Questions and Answers about E. coli O157:H7 Outbreak from Fresh Spinach
October 12, 2006
Why is the number of cases increasing when the contaminated fresh spinach has been recalled and is being removed from the shelves?
The increasing number of E. coli O157:H7cases is partly due to the amount of time it takes to confirm that new cases are part of an outbreak. The time from the beginning of a patient’s illness to the confirmation that he or she was part of an outbreak is typically about 2 to 3 weeks. For a more detailed explanation of illness reporting, please see the Timeline for Reporting of Cases.
How long does it take for symptoms to show up after E. coli O157:H7 infection?
On average, symptoms from E. coli O157:H7 infection develop within 3 to 4 days of eating contaminated food, with a range of 1 to 10 days. Symptoms usually include severe bloody diarrhea and abdominal cramps; sometimes the infection causes non-bloody diarrhea or no symptoms. Usually little or no fever is present, and the illness resolves in 5 to 10 days. In some people, the infection can also cause a complication called hemolytic uremic syndrome (HUS), in which the red blood cells are destroyed and the kidneys fail.
How many and which states are affected?
As of 1 PM (ET) October 12, 2006, Thursday, 199 persons infected with the outbreak strain of E. coli O157:H7 have been reported to CDC from 26 states. For current information and daily updates, please visit the E. coli O157:H7 Outbreak website.
Which brands of spinach were contaminated?
Products implicated in the outbreak include fresh spinach and spinach-containing products from brands processed by Natural Selection Foods with a "use by date" of October 1, 2006 or earlier. Consumers should not eat, retailers should not sell, and restaurants should not serve spinach implicated in the E. coli O157:H7 outbreak. The September 29 Food and Drug Administration (FDA) press release lists the brand names that have been the subject of recalls. If you cannot tell if a brand of fresh spinach was implicated in the outbreak, and the package has a "use by date" of October 1, 2006 or earlier, you should not purchase or eat it. Frozen and canned spinach is not implicated in this outbreak.
Should I return purchased fresh spinach to the store where I bought it?
CDC recommends that you throw away any fresh spinach processed by Natural Selection Foods with a "use by date" of October 1, 2006 or earlier. The spinach can be thrown away in your regular trash.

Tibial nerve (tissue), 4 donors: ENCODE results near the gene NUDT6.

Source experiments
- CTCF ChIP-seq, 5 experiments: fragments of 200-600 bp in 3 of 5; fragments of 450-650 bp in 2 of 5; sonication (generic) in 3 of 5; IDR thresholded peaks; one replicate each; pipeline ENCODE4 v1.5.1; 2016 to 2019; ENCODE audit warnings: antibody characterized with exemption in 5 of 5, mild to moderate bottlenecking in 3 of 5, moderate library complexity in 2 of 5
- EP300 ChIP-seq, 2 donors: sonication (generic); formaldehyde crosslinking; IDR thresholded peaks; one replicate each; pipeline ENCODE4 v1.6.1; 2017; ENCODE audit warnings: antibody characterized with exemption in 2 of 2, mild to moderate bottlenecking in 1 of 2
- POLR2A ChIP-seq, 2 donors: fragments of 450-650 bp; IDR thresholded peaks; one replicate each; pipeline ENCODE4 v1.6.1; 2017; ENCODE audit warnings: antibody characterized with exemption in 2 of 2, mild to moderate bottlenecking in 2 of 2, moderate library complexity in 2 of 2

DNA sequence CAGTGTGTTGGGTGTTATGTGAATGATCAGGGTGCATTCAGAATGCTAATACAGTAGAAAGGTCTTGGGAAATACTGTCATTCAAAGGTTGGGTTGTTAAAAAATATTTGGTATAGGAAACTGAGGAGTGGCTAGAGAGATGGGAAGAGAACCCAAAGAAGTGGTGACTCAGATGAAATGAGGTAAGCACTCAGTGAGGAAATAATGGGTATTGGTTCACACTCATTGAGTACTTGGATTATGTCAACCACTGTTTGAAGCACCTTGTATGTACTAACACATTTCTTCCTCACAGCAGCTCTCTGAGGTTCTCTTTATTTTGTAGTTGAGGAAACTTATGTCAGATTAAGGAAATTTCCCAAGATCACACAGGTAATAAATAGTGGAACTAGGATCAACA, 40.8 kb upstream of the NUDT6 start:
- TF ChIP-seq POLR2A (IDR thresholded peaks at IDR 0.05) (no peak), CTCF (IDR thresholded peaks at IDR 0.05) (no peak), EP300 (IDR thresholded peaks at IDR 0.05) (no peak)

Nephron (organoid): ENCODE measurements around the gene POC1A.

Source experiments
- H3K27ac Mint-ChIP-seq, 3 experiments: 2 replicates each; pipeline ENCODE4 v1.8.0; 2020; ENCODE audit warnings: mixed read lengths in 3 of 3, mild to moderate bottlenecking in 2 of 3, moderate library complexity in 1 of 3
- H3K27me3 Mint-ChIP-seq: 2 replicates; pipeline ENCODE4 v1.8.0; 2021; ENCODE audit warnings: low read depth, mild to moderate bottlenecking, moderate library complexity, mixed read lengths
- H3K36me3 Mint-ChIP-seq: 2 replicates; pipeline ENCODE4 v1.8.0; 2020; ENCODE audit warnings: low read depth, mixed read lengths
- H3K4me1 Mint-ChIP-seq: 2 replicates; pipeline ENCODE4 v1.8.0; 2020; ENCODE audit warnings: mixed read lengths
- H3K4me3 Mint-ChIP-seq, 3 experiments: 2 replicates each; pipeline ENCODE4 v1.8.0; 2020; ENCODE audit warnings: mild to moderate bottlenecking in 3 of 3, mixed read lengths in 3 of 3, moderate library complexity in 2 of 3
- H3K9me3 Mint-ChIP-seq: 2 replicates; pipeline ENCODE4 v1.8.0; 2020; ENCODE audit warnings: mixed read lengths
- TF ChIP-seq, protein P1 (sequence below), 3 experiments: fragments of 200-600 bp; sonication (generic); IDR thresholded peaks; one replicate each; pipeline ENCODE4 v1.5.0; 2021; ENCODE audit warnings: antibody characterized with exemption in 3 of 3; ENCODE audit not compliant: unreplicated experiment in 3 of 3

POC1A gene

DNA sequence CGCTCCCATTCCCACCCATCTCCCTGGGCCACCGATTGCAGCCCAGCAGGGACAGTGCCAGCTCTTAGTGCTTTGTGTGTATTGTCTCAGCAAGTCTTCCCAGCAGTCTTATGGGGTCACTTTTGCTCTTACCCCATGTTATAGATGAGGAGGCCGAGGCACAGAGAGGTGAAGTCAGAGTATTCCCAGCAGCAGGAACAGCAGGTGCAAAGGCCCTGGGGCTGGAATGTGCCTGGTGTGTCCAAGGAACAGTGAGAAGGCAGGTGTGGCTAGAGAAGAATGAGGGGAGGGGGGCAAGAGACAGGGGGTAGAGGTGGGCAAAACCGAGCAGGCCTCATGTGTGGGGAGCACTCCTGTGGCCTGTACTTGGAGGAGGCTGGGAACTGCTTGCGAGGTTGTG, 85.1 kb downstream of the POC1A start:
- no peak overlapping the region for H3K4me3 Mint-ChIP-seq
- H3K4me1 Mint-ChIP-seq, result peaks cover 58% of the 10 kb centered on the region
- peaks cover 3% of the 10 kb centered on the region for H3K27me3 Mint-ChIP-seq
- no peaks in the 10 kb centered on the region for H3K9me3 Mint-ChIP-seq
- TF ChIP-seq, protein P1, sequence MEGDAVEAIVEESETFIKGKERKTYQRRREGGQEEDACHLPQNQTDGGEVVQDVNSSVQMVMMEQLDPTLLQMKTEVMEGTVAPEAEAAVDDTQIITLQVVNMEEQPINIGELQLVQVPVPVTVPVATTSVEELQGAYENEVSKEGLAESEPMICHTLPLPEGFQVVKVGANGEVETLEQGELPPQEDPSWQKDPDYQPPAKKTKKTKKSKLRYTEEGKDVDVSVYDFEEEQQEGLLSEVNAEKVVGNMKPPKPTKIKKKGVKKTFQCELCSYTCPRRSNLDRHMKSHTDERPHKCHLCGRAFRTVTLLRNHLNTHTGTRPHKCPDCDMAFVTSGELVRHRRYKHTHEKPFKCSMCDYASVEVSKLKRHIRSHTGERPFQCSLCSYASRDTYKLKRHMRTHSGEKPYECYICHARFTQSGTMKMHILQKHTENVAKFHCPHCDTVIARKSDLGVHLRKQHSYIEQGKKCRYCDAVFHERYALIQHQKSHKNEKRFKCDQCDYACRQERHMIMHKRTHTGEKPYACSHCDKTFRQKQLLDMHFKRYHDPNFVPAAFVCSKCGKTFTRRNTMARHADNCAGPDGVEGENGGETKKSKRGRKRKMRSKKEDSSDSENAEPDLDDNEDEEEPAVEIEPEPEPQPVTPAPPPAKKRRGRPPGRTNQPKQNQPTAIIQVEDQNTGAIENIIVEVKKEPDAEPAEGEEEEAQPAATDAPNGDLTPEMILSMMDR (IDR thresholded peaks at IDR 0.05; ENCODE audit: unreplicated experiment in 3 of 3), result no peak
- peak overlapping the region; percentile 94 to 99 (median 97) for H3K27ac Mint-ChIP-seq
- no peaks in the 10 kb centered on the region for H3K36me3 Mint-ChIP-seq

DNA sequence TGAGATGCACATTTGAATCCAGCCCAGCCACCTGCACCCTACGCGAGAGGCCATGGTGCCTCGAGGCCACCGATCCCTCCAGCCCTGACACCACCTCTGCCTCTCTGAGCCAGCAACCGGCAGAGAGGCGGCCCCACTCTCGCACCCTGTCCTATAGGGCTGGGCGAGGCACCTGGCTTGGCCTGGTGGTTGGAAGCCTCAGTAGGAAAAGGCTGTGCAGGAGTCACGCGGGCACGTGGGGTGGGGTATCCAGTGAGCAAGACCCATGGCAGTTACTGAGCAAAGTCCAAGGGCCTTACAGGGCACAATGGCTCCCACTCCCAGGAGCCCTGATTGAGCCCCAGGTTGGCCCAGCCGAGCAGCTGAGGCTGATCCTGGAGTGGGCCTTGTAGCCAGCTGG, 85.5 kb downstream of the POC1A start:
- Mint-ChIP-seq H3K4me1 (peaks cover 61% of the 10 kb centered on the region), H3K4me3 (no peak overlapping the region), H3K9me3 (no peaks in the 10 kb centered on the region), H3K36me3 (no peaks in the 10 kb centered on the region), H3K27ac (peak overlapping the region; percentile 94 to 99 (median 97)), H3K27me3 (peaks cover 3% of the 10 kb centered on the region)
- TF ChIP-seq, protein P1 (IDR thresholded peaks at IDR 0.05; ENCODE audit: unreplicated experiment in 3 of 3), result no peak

How is E. coli O157:H7 illness treated?
Most people recover without specific treatment within 5 to 10 days. Antibiotics should not be used to treat this infection, and it is thought that treatment with some antibiotics could lead to kidney complications. Antidiarrheal agents, such as loperamide (Imodium®), should also be avoided.
In some people, E. coli O157:H7 infection can cause a complication called hemolytic uremic syndrome (HUS), a life-threatening condition that is usually treated in an intensive care unit. Blood transfusions and kidney dialysis are often required. With intensive care, the death rate for hemolytic uremic syndrome is 3% to 5%.
Can E. coli O157:H7 be passed to a baby?
Bacteria in diarrheal stools of infected persons can be passed from one person to another if the patient and family members do not properly wash their hands with soap and water before eating and using the bathroom and otherwise maintain good hygiene. This is particularly likely among toddlers who are not toilet trained. Family members and playmates of these children may be at high risk of becoming infected. Young children typically shed the organism in their feces for a week or two after their illness resolves. Older children rarely carry the organism without symptoms. To prevent transmission to a baby, infected individuals should avoid direct contact with infants and toddlers.
Have there been any other outbreaks of E. coli O157:H7 in the United States?